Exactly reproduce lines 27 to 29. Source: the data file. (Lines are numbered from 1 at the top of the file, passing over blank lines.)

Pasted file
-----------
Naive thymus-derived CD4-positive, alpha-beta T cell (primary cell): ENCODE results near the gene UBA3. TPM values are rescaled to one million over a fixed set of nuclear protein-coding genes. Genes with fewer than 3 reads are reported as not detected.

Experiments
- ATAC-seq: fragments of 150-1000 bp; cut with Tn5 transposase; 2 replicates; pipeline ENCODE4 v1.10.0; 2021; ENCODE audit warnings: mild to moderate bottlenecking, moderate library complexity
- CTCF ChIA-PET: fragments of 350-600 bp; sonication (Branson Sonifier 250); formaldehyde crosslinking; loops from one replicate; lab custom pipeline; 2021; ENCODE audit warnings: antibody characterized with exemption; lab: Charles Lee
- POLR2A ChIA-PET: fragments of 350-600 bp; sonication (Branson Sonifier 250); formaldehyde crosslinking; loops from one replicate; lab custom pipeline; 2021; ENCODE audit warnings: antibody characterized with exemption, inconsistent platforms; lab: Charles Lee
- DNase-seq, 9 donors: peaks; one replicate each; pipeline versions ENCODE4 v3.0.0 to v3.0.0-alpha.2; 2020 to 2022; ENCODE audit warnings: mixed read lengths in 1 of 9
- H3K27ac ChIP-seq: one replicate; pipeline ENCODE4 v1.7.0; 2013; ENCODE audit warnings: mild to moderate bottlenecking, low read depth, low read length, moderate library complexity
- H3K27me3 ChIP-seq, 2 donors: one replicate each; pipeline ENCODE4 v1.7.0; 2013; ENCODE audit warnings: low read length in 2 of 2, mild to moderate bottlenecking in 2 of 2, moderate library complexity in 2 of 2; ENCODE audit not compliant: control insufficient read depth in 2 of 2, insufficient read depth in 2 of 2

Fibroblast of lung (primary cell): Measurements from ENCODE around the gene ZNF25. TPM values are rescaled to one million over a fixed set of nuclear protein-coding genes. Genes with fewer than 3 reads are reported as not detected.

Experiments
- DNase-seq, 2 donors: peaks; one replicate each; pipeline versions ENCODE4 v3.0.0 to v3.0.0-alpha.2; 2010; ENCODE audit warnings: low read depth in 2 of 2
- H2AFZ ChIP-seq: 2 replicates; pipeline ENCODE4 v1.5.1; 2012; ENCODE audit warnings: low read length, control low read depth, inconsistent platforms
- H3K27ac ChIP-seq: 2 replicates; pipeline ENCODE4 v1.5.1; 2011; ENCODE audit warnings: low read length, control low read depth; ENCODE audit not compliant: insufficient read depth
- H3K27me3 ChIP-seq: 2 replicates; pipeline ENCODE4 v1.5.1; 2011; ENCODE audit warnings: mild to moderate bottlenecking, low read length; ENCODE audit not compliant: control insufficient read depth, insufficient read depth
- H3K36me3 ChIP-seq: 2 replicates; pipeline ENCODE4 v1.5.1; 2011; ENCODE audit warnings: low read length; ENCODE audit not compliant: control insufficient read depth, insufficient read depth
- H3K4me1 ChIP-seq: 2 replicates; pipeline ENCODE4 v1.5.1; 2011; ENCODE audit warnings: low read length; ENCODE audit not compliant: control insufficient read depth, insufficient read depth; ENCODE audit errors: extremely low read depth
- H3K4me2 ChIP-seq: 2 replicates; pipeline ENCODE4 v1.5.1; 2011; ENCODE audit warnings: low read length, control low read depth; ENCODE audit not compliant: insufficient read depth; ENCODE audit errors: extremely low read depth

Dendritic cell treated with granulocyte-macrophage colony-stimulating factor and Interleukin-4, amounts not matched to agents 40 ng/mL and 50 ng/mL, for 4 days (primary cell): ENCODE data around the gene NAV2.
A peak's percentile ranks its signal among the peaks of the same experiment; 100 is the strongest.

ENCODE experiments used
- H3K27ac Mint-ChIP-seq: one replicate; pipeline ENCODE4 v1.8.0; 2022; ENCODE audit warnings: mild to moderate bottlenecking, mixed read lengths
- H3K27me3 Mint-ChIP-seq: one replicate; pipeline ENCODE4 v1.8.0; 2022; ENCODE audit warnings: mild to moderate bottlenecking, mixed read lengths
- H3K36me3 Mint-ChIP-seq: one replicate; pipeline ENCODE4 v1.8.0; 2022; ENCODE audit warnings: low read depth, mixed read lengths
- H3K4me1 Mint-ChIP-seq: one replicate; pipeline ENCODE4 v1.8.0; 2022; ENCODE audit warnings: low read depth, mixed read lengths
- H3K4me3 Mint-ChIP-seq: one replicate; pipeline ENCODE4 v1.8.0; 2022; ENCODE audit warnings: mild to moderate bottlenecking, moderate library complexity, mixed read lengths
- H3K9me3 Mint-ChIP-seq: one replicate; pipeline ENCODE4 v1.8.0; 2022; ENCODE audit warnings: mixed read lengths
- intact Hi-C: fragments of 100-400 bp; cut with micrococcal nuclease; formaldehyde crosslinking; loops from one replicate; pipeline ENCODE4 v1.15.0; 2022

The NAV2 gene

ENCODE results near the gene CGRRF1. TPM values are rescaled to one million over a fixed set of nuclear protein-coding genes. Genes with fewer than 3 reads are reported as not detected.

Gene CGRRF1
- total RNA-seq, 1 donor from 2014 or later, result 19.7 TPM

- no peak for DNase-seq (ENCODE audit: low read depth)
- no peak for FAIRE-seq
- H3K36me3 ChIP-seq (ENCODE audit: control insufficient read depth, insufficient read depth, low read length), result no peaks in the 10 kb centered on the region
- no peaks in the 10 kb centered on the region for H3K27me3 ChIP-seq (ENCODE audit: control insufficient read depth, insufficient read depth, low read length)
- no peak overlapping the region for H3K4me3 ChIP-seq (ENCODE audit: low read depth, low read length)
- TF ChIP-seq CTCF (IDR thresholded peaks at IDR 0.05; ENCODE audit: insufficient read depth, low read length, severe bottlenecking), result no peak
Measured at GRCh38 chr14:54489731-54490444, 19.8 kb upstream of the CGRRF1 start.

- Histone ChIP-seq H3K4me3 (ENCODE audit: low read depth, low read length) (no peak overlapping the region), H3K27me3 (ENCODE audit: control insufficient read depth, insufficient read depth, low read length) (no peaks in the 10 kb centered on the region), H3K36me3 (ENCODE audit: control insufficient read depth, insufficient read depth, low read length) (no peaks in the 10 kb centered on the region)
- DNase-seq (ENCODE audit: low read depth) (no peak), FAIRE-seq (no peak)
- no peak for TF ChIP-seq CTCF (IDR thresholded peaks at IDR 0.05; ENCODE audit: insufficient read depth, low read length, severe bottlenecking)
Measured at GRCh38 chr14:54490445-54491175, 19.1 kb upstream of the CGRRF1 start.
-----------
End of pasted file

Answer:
- intact Hi-C: fragments of 100-400 bp; cut with micrococcal nuclease; formaldehyde crosslinking; loops from one replicate; pipeline ENCODE4 v1.15.0; 2022

The NAV2 gene

ENCODE results near the gene CGRRF1. TPM values are rescaled to one million over a fixed set of nuclear protein-coding genes. Genes with fewer than 3 reads are reported as not detected.